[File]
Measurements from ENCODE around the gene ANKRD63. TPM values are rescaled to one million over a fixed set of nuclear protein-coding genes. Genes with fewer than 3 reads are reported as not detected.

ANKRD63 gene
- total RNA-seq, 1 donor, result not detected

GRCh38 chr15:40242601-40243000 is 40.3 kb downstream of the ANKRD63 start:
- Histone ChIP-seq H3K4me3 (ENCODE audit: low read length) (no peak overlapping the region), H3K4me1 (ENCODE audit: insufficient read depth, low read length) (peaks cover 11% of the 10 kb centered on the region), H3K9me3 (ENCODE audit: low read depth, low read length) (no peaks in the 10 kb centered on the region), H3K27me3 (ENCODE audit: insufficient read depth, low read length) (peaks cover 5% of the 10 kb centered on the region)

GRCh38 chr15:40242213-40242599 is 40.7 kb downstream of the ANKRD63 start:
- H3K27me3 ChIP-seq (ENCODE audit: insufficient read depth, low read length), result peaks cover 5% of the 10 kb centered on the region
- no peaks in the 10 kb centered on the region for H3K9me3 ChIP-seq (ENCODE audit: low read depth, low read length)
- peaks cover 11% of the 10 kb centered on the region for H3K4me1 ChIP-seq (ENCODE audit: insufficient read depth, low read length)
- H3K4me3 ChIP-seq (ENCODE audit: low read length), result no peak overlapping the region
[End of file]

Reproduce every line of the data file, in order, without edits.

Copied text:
Measurements from ENCODE around the gene ANKRD63. TPM values are rescaled to one million over a fixed set of nuclear protein-coding genes. Genes with fewer than 3 reads are reported as not detected.

ANKRD63 gene
- total RNA-seq, 1 donor, result not detected

GRCh38 chr15:40242601-40243000 is 40.3 kb downstream of the ANKRD63 start:
- Histone ChIP-seq H3K4me3 (ENCODE audit: low read length) (no peak overlapping the region), H3K4me1 (ENCODE audit: insufficient read depth, low read length) (peaks cover 11% of the 10 kb centered on the region), H3K9me3 (ENCODE audit: low read depth, low read length) (no peaks in the 10 kb centered on the region), H3K27me3 (ENCODE audit: insufficient read depth, low read length) (peaks cover 5% of the 10 kb centered on the region)

GRCh38 chr15:40242213-40242599 is 40.7 kb downstream of the ANKRD63 start:
- H3K27me3 ChIP-seq (ENCODE audit: insufficient read depth, low read length), result peaks cover 5% of the 10 kb centered on the region
- no peaks in the 10 kb centered on the region for H3K9me3 ChIP-seq (ENCODE audit: low read depth, low read length)
- peaks cover 11% of the 10 kb centered on the region for H3K4me1 ChIP-seq (ENCODE audit: insufficient read depth, low read length)
- H3K4me3 ChIP-seq (ENCODE audit: low read length), result no peak overlapping the region